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Travellers Demand Connectivity, Honeywell-YouGov survey shows

Posted 19 May 2015 · Add Comment

New airport technologies will significantly reduce the stress of travelling, according to 97 per cent of UAE travellers surveyed by Honeywell and YouGov.

The 22-question survey polled 500 UAE-based respondents in January this year. The results were announced at a Honeywell press conference at the Airport Show in Dubai today.

Respondents claimed technologies that reduce the extent of human interaction during airport processes such as check-in, baggage drop and, by extension, in-flight services, are necessary to a positive travelling experience.

The result offer a clear demonstration that e-flying is the future of successful, user-friendly airport operations, Norm Gilsdorf, President of Honeywell’s High Growth Regions for the Middle East, Russia and Central Asia, (pictured left) told reporters at the press conference.

“The results show that travellers want to stay connected at all times. They want their experience to be a seamless one, from home to airport to plane to destination: connectivity is the key to their happiness.

“With advances like the e-gates in Dubai, which a lot of other airports don’t have, and facial recognition technology, that whole direction of scanning will get faster and more efficient. The UAE will be where most of those technological advances are seen first,” he said.

75 per cent of those surveyed said they would be willing to substitute one in-flight extra such as in-flight meals, in-flight entertainment (IFE) and extra legroom, in place of fast and reliable on-board Wi-Fi connection.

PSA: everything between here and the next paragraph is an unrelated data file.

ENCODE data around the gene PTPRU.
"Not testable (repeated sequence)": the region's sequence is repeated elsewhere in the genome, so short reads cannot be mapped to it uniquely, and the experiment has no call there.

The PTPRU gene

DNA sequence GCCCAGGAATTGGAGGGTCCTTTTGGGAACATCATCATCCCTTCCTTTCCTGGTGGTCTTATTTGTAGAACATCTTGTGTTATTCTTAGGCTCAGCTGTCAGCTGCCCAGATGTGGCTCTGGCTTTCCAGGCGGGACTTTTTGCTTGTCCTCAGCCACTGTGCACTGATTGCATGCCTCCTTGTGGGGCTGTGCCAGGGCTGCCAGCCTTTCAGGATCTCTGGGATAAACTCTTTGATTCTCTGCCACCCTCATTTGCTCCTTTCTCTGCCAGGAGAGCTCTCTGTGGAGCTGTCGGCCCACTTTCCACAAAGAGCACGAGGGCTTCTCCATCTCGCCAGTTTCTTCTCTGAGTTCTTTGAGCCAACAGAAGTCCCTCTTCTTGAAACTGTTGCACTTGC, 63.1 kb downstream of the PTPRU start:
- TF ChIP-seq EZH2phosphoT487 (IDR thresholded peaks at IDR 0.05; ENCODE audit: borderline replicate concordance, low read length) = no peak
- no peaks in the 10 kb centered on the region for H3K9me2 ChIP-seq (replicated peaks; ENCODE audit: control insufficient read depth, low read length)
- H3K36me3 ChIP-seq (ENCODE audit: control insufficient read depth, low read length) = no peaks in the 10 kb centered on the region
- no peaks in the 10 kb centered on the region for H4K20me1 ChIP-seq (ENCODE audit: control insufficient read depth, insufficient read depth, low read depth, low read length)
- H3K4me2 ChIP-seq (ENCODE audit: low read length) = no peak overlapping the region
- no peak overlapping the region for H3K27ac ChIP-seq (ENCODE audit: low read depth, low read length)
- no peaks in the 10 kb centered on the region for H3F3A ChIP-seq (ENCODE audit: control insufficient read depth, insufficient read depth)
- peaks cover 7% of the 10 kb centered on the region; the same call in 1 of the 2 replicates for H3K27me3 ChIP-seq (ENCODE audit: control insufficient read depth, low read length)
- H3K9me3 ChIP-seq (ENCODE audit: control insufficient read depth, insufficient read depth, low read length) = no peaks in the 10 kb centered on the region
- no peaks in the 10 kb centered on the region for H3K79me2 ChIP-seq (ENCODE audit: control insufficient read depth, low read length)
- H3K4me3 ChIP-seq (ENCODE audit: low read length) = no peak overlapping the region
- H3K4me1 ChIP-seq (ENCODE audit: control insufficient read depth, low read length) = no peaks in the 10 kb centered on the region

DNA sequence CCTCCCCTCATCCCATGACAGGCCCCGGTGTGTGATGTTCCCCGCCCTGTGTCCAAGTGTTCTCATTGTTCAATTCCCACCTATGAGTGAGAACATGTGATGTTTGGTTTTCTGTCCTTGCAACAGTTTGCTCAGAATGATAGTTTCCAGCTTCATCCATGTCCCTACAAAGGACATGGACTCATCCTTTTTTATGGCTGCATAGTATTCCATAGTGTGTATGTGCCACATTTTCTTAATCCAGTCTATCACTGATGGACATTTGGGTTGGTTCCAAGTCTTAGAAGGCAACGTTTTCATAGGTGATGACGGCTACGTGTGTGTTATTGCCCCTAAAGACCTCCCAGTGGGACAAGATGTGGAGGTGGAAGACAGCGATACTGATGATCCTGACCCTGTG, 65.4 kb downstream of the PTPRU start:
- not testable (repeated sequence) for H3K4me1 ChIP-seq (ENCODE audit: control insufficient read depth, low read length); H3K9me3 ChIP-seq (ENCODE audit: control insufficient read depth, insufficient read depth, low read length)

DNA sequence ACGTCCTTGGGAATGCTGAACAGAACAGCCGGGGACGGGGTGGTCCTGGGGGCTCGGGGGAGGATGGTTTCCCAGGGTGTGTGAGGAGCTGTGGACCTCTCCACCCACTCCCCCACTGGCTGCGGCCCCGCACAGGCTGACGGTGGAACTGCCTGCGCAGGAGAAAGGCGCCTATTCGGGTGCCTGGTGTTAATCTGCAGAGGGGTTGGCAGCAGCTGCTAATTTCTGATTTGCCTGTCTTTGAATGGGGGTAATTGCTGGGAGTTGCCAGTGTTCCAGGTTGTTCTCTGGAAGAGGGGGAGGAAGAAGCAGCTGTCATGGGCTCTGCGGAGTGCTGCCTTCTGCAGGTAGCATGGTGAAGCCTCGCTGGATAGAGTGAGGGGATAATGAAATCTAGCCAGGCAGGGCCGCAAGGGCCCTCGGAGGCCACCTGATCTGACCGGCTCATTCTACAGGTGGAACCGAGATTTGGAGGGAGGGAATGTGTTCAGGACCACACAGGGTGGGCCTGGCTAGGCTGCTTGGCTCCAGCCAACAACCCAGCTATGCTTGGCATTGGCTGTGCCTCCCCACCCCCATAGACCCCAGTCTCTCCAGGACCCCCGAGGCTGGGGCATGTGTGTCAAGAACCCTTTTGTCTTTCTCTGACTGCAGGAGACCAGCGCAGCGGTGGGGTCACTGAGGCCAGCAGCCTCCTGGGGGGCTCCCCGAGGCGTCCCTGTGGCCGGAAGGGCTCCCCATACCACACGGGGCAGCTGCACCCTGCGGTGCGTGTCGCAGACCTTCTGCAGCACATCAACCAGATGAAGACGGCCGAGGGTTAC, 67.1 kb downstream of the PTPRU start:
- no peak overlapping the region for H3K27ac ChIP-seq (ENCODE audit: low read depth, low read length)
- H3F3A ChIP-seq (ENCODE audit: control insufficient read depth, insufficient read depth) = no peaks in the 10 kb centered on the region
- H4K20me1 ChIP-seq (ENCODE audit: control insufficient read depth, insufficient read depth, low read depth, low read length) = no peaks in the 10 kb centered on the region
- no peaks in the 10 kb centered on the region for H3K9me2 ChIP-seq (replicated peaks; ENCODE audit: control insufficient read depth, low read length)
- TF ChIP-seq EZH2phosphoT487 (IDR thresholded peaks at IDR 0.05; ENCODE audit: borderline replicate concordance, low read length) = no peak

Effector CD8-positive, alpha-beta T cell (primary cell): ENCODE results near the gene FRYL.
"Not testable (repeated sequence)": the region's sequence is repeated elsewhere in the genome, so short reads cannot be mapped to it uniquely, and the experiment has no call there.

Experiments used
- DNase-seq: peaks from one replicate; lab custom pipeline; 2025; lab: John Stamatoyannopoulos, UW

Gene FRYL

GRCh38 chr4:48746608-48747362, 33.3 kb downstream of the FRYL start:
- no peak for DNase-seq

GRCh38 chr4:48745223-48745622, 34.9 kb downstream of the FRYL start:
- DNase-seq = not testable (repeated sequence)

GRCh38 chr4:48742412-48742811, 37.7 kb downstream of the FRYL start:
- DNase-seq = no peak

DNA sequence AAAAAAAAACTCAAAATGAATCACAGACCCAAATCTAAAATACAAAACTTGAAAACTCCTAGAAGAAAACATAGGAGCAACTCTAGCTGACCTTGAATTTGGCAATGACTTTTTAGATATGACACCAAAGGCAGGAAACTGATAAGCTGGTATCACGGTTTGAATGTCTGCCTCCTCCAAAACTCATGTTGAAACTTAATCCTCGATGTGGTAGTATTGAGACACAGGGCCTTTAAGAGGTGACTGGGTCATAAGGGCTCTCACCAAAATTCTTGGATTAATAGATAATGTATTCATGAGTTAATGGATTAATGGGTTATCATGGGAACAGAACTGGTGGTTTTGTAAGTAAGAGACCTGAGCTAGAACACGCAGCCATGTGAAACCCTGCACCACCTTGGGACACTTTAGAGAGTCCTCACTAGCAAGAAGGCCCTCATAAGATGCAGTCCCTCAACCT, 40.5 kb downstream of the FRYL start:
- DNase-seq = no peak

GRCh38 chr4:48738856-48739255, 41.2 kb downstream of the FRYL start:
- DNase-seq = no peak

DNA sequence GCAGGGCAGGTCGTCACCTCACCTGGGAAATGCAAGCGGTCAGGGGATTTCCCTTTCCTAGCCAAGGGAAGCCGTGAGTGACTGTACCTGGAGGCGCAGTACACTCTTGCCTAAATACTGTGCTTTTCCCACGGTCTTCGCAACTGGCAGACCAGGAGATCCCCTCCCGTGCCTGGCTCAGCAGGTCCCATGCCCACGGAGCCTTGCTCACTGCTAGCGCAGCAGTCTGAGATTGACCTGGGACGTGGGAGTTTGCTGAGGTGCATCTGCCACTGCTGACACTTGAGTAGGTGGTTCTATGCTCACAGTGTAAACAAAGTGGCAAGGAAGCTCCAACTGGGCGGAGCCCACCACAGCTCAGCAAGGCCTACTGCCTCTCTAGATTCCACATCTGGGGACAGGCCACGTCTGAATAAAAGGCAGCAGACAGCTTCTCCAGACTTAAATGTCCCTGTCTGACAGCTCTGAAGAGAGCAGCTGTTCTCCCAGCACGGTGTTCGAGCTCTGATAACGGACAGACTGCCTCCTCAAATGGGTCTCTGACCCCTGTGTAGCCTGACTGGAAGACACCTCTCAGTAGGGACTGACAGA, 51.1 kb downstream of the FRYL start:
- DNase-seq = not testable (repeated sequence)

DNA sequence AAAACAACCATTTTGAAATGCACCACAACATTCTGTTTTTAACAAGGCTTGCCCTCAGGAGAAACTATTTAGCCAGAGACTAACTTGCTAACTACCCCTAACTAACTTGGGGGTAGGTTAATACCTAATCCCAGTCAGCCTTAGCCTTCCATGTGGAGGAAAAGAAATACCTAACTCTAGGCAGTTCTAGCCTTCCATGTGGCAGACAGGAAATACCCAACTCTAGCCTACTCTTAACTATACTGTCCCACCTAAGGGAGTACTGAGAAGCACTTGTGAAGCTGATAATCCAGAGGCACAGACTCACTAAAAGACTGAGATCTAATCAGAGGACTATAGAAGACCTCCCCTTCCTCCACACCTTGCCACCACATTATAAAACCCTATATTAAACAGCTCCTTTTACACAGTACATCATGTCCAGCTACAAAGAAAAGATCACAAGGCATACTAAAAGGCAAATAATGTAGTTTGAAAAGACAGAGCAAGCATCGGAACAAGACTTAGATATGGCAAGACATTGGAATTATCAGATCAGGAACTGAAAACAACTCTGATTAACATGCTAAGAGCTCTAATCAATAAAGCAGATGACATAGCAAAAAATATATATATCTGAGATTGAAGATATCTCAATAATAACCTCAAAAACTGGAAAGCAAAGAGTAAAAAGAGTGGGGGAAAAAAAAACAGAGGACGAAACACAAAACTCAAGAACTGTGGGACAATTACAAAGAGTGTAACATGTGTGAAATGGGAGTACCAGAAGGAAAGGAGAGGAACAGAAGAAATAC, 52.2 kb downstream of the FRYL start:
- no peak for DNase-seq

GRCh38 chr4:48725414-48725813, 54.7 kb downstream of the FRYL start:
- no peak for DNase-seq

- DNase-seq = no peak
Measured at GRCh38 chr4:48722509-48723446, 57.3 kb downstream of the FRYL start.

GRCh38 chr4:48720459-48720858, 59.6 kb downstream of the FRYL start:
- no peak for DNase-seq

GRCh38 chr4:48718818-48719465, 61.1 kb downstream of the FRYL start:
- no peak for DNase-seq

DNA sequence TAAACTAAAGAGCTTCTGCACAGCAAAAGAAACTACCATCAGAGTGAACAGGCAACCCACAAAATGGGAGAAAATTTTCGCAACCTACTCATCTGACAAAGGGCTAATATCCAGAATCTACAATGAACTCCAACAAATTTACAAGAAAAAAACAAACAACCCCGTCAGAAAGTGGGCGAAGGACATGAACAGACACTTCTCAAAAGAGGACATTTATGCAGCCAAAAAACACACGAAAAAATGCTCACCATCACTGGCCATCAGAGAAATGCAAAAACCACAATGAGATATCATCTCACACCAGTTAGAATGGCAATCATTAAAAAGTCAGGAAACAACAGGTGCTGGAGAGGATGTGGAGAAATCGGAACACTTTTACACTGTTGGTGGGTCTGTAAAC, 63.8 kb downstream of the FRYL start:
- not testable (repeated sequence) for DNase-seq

An agreement between Inmarsat and Honeywell will deliver GX Aviation – high-speed in-flight broadband connectivity of 50MB per second to the aircraft – at “some stage this year,” Gilsdorf told Arabian Aerospace, though there is no official timeline for delivery.

Emirates’ fleet of A380s currently has the broadband service available, though it is limited and incurs costs for better internet access for economy travellers. Honeywell wouldn’t speculate on when other fleets and aircraft would have the technology available for the common traveller.

Just under half of respondents (47 per cent) said the top investment priority for airlines and airports in the coming years should be improving the speed and efficacy of flights.

On the back of such opinion, over a quarter (27 per cent) of UAE-based travellers said they would seek an alternative airline if they experienced delays, diversions or cancellations.

Such a response shows the privilege afforded by the Middle East’s modern airports and airline fleets, Gilsdorf said: “For other regions, like the US or Europe, where delays are so frequent, it wouldn’t be an option.”
 

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